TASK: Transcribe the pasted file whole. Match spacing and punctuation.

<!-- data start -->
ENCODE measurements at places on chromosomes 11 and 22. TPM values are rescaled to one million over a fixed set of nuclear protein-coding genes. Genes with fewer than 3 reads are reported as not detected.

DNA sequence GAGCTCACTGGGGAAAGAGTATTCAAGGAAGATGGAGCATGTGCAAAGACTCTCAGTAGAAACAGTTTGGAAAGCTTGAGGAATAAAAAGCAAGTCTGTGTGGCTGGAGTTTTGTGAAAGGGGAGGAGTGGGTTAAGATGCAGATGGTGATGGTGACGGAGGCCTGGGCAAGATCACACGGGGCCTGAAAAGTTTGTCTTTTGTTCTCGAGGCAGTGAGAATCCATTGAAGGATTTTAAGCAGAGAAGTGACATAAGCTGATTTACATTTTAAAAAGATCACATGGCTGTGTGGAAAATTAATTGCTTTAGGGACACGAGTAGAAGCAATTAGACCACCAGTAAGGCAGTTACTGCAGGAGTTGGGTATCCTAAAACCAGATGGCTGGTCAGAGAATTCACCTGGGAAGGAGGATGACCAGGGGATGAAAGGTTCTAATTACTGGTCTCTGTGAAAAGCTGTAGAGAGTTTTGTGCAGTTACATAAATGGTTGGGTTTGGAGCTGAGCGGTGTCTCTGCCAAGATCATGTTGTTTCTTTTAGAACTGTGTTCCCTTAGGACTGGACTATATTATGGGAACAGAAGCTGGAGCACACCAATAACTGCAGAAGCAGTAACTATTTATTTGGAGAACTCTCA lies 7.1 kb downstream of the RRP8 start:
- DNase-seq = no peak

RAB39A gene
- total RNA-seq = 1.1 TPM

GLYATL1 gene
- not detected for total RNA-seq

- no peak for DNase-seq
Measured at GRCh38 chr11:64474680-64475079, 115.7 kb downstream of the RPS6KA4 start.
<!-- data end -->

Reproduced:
ENCODE measurements at places on chromosomes 11 and 22. TPM values are rescaled to one million over a fixed set of nuclear protein-coding genes. Genes with fewer than 3 reads are reported as not detected.

DNA sequence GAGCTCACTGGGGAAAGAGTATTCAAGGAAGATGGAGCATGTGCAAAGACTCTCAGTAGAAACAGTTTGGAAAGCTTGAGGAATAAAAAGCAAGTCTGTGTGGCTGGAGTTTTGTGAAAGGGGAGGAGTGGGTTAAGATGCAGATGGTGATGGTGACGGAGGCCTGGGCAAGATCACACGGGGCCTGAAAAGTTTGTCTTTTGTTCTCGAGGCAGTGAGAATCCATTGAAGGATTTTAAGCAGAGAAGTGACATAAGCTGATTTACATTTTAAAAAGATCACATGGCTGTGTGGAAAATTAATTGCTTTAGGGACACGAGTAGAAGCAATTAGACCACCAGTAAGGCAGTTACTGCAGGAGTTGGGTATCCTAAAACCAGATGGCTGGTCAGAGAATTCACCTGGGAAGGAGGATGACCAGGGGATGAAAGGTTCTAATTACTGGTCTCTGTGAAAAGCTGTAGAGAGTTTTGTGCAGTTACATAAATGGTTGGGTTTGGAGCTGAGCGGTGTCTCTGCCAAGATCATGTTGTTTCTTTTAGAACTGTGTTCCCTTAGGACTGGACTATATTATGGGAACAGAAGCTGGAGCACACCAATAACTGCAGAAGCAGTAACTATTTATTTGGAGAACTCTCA lies 7.1 kb downstream of the RRP8 start:
- DNase-seq = no peak

RAB39A gene
- total RNA-seq = 1.1 TPM

GLYATL1 gene
- not detected for total RNA-seq

- no peak for DNase-seq
Measured at GRCh38 chr11:64474680-64475079, 115.7 kb downstream of the RPS6KA4 start.